The local representatives were “shoved” and “bullied” before being forced to accept a development within sight of the major tourist attraction, it is claimed.
Council Leader Christopher Saint said that the development “undermines Shakespeare and his history” as well as the “the setting of that internationally famous icon”.
The plans to build the properties alongside a primary school, health centre and row of shops in Shottery, Warks, were originally rejected by Stratford District Council.
Mr Pickles – despite being a champion of localism pledging to hand real control over planning back to local government – overturned their decision after developers Bloor Homes and Hallam Land Management appealed.
The decision of the Secretary of State for Communities and Local Government was this week ratified by a High Court Judge.
“We are surrounded by open land, we don’t need to use this space to build 800 houses, and if we hadn’t been shoved around it would never be happening, Cllr Saint complained.
The row has been brewing since 2005, he explained, when the proposals were “pushed” onto the agenda by a developer.
They were then “forced” onto the local plan by a Government planning inspector before being granted by Mr Pickles and then a judge.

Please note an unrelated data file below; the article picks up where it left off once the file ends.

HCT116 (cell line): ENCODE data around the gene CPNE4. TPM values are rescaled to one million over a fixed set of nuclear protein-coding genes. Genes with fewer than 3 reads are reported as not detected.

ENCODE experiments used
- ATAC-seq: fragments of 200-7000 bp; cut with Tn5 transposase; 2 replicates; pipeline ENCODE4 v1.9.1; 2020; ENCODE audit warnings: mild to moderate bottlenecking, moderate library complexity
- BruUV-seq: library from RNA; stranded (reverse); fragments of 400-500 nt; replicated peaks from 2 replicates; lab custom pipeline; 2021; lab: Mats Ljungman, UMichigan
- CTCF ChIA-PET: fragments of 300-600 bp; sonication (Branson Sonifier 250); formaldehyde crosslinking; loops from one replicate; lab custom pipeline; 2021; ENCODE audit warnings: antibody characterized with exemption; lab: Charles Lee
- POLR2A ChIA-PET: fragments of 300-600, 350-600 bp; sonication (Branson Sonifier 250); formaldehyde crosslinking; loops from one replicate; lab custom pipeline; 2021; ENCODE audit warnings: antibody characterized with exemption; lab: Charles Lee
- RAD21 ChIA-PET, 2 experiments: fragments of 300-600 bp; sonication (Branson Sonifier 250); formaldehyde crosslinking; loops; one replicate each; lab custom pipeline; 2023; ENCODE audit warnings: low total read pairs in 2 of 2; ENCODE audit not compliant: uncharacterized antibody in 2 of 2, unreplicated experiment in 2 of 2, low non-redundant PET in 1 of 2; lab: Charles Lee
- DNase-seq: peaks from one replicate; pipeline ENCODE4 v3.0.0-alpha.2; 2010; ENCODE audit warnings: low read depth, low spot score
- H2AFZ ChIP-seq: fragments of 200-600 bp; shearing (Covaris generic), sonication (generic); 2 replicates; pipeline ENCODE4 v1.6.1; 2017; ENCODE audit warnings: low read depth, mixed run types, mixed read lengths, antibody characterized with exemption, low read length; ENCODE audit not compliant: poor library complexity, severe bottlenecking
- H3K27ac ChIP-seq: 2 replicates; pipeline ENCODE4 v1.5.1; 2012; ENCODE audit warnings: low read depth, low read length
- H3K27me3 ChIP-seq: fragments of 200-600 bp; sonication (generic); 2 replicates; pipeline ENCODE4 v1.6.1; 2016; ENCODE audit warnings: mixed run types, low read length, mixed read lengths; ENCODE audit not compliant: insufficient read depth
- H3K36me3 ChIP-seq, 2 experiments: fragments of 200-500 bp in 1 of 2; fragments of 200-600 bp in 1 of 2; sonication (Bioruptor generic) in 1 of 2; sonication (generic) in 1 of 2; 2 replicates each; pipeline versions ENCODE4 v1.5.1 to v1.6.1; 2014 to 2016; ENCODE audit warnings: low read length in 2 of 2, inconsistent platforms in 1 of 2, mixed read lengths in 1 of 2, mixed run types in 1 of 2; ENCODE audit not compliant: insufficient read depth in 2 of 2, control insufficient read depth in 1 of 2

“We have been bullied into it at all four stages,” Cllr Saint added.
“This is a sad day for Stratford and localism and a bitterly disappointing decision.
“At no time has the council or its members actively proposed development of this scale west of Shottery that undermines the setting of that internationally famous icon, Anne Hathaway’s Cottage.
“I am stunned that the aspirations of local people have been so roundly dismissed.”
The Grade I Listed building, the family home of Shakespeare’s wife, attracts more than 50,000 visitors from around the world each year, in an area where tourism generates around 8,000 jobs.
However, the high levels of employment in a relatively could be threatened if people keep “spoiling it”, said Cllr Saint, who added that they had identified other sites.
“The fact that it undermines Shakespeare and his history is important. We live in a day and age where we are aware of history and the need to pay homage to it, this generation values knowing about it and preserving it, and we assume that there will be a generation yet to be born that might appreciate us leaving it intact for them.”
Despite the objections of the council, Mr Justice Hickinbottom, sitting in the High Court in Birmingham, said on Wednesday that the decision to give the proposals the go-ahead had been “unimpeachable”.
The judge rejected the council’s argument that Mr Pickles had failed to comply with his own national policy on requirements for new housing.
A Department for Communities and Local Government spokesman said: “The courts have upheld the original decision. One of the key factors in that decision was that the local council had previously designated that site for development in its previous local plan.”
The current permission is outline planning permission, meaning that the land can be used to build homes, but the developers will still need to put in further applications to approve the specifics.
“Instead of brow beating us they have got to work with us so we will try to get the least worst option,” Cllr Saint said.